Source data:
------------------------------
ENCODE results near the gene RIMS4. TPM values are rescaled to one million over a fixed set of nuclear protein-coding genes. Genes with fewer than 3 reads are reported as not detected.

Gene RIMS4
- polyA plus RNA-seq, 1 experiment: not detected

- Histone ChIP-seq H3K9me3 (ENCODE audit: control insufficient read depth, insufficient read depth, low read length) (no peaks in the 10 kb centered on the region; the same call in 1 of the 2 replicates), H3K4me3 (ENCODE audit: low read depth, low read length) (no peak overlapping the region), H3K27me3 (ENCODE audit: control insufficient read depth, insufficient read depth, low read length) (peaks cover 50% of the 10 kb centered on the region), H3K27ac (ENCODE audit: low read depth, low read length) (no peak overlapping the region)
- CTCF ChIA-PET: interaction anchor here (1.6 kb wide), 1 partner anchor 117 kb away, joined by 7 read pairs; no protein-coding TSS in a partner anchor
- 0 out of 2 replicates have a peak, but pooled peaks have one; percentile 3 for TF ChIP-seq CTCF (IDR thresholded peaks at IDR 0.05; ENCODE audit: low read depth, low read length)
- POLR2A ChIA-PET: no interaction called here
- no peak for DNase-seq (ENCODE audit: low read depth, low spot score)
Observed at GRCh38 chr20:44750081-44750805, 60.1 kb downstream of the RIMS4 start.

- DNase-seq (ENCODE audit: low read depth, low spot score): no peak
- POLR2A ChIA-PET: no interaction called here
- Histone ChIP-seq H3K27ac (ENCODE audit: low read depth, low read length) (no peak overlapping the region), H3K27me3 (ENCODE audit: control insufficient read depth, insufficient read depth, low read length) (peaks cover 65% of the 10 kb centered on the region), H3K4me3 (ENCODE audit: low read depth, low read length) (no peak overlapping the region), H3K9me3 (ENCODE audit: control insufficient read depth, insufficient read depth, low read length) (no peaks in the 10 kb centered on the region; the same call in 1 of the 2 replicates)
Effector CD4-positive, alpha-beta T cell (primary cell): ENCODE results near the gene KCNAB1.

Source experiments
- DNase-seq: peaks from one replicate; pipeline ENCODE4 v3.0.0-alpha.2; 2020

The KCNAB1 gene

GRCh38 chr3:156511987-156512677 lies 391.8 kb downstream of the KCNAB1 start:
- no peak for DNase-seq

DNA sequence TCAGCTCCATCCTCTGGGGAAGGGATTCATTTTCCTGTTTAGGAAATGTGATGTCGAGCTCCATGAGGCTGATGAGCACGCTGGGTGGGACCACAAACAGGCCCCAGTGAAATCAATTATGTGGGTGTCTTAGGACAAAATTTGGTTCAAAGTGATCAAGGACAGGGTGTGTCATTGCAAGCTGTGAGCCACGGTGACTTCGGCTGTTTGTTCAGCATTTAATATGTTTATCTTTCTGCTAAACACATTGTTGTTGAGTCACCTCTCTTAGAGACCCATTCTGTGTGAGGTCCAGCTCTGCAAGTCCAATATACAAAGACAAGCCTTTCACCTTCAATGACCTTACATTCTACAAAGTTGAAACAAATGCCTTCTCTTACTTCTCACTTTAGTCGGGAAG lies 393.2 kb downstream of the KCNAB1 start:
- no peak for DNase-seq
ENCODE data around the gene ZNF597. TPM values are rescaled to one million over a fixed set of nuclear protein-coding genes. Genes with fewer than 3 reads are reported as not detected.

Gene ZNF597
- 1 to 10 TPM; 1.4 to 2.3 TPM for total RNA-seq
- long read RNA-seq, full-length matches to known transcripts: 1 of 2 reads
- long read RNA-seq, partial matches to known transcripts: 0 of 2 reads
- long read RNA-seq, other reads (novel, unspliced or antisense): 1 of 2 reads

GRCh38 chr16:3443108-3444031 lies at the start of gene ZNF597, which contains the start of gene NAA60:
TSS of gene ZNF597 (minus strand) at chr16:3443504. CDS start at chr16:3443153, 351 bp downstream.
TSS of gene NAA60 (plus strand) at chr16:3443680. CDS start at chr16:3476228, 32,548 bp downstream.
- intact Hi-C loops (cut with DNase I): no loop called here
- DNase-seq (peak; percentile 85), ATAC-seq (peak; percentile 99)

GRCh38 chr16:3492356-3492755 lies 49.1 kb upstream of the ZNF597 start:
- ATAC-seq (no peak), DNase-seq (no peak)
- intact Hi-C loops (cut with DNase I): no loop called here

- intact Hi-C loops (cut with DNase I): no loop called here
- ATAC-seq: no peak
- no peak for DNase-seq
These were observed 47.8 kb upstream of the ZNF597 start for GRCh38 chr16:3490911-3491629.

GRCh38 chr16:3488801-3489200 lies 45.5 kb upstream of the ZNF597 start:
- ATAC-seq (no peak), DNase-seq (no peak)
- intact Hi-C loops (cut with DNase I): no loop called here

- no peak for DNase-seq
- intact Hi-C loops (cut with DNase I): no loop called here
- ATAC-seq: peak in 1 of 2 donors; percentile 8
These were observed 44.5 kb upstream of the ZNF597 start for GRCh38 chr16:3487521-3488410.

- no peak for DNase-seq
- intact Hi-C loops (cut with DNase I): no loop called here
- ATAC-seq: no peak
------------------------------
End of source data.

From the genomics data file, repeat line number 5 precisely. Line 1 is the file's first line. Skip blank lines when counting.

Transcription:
- CTCF ChIA-PET: interaction anchor here (1.6 kb wide), 1 partner anchor 117 kb away, joined by 7 read pairs; no protein-coding TSS in a partner anchor